Dogs and puppies are extremely dynamic animals, which is why as a pet owner, you need to know how to handle dog emergencies that may pop up. Since it’s difficult to make rational decisions during stressful situations, it’s important to have emergency plan in place before you actually need one. It’s important to know what a dog emergency looks like and what can you do to help your dog.

What is a dog emergency?

An emergency is anything that puts your dog’s life at risk. This means anything that can lead to death if not treated by a professional on time. Examples of emergencies that can come up when raising a puppy or dog include:

  • Wounds that are bleeding severely
  • Choking and/or difficulty breathing
  • Persistent coughing or gagging 
  • Blood coming from the nose, mouth, rectum, or urine
  • Injury to an eye
  • Eating something poisonous
  • Seizures
  • Broken bones or not being able to move legs
  • Signs of severe pain or anxiety
  • Unconsciousness

If you see your dog showing any of these signs, it’s time to act fast. Shoudl the situation come up, consider the instructions in this post and get your dog to an emergency service provider as soon as possible.

Preparing for a dog emergency

Dog emergency first aid kit

One of the most effective ways to prepare for an emegency is to purchase a first aid kit specifically for dogs or you can prepare your own. While some items in veterinary first aid kits may be similar to ones for humans, there are a few differences which is why the two should be kept separate.

Common items in veterinary first aid kits include:

  • Milk of magnesia activated charcoal (to absorb poision)
  • A “fever” thermometer because standard temperature scales don’t accomodate pets
  • A muzzle for covering your dog’s head

Also, be sure to add an information card containing the phone number, clinic name, address of your veterinarian as well as local veterinary emergency clinics.

Some pet stores sell ready-made first aid kits but you can also prepare your own. If you have any questions about what are the right supplies to include, you can also talk to your vet. Besides helping you prepare the kit, your vet is the right person to help you prepare for a dog emergency.

Keep the first aid kit in an easy-to-reach spot. Don’t forget to bring it with you when you travel with your furry best bud. Another option is to have several first aid kits and keep them in different places. After having the kit set, remember to inspect it every few months. This is important to make sure it’s complete and organized and none of the supplies have expired.

You also should find a 24-hour emergency service provider that you can take your dog to in case of an emergency. You can ask your vet to see if the clinic has this service. If they don’t, they may have partners who provide round the clock emergency care. Once you find a reliable emergency service provider, keep their name, phone number, and address in a place that is easily accessible.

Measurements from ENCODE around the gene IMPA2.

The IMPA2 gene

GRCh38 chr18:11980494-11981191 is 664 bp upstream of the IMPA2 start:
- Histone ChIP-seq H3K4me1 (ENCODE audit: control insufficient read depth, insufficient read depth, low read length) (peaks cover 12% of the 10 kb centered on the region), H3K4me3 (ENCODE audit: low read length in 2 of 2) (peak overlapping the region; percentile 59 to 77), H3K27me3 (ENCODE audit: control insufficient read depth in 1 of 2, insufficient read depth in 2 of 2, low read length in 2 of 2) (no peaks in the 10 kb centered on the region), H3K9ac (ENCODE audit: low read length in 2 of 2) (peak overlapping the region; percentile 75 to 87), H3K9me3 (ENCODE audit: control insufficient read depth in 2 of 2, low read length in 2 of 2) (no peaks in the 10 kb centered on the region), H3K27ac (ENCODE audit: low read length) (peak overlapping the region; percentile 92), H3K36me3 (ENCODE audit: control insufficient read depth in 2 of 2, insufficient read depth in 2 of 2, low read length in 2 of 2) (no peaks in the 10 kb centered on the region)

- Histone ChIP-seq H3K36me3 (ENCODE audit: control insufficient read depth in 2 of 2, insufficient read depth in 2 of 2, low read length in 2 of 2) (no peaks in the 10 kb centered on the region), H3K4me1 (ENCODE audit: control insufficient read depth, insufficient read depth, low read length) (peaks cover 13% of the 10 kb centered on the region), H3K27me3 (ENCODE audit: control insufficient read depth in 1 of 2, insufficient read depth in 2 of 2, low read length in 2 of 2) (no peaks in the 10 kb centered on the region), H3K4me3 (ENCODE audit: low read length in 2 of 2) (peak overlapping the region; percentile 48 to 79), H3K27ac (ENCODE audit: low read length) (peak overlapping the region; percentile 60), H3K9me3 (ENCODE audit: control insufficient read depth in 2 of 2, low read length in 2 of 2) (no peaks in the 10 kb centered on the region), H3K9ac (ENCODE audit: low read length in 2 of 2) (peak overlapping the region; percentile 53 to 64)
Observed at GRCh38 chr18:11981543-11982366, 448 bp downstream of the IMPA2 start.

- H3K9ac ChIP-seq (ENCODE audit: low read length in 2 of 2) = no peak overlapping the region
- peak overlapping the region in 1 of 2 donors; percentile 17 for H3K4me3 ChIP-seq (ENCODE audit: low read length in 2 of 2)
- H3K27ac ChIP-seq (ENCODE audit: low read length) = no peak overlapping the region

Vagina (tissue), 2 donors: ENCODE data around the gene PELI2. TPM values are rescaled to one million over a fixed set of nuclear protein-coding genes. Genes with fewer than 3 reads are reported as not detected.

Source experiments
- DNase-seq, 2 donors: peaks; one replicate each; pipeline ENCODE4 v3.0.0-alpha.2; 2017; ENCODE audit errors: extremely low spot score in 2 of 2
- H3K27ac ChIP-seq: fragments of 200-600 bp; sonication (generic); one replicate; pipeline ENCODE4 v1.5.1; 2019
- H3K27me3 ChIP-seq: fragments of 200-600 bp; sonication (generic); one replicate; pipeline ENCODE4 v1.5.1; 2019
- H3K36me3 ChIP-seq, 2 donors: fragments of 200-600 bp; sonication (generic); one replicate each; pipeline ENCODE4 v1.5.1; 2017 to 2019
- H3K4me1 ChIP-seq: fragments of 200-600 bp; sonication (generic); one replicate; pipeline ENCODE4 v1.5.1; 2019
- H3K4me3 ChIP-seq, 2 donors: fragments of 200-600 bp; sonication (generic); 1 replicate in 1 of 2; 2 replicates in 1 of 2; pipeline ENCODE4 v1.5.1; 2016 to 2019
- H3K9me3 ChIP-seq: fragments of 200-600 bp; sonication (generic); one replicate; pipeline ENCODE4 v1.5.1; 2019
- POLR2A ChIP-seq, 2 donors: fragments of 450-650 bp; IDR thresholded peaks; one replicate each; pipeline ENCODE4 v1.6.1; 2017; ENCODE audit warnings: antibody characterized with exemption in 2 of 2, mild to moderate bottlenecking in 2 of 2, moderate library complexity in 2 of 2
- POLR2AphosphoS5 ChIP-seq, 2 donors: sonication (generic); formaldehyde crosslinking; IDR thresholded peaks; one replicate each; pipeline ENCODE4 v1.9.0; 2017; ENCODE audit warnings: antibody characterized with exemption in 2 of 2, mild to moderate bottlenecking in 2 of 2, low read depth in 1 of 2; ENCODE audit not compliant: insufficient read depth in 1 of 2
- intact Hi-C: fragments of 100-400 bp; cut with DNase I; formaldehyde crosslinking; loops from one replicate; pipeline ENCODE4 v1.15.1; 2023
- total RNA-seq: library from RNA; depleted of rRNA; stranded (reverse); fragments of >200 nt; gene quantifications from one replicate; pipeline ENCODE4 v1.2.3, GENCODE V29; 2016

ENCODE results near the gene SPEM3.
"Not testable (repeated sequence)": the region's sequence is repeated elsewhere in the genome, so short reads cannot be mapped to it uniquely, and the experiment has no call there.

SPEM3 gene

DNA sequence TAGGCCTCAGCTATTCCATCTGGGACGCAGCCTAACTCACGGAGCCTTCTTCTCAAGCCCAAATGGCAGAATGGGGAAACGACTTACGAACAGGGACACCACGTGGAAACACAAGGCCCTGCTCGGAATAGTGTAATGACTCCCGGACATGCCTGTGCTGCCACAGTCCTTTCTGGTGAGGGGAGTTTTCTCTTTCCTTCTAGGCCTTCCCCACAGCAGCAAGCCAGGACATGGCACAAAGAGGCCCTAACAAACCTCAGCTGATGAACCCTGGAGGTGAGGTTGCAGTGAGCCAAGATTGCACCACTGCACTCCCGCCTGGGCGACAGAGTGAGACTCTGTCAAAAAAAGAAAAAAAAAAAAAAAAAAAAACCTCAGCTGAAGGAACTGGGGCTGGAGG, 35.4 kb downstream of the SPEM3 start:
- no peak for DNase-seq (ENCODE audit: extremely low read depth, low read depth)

Another step to prepare for a dog emergency is to learn how to perform the Heimlich Maneuver and CPR on your dog. Videos are below:

How to perform the Heimlich Manuver on a dog

How to perform CPR on a dog

What to do when faced with a dog emergency

Dog emergency service provider

The first and most important thing you need to do when faced with a dog emergency is this: act fast but stay calm. Panicking won’t do anything for you and your dog. It’ll only make it worse and get in the way of you assisting your dog. Some dogs can become aggressive when they’re injured so it’s important that you keep yourself safe. Otherwise, there will be two of you in need of help and you won’t be of any use if you’re injured.

If your dog lets you get close without being aggressive, it’s time to assess its condition. Check for the following:

  • Breathing
  • Consciousness
  • Bleeding

Now that you know what is going on, you’ll know what you can do to stabilize it. Call the emergency service and give them as much accurate information as possible. That way, they can be prepared to treat your dog as soon as you arrive and may give you instructions to follow.

Here are some things you can do to stabilize your dog and get ready for transportation:

  • If your dog is breathing but bleeding severely: elevate the wound and apply pressure to it.
  • If your dog is conscious but not breathing: see if you can remove whatever is causing the blockage by placing your fingers in your dog’s mouth. Otherwise, perform the Heimlich Maneuver using the informaiton outlined earlier.
  • If your dog is unconscious and not breathing: perform CPR on your dog using the informaiton outlined earlier.

Once your dog’s condition is stable, it’s time to place it in something that can act as a stretcher. Be careful to support your dog’s neck and back in case there’s any spinal injury. Now that your dog is ready for transportation, go to an emergency service. Now you can let the professionals can take proper care of your pooch.

Making sense of it all

Having a clear plan of what you need to do when faced with a dog emergency can make a big difference and save your dog’s life. It will help you stay calm and act fast because you won’t need to figure out what you need to do at that time, you’ll already know.

So get that first aid kit and learn those life-saving maneuvers like the Heimlich and CPR. Your vet can also be your biggest ally when preparing for a situation like this so it’s important to also ask them for advice.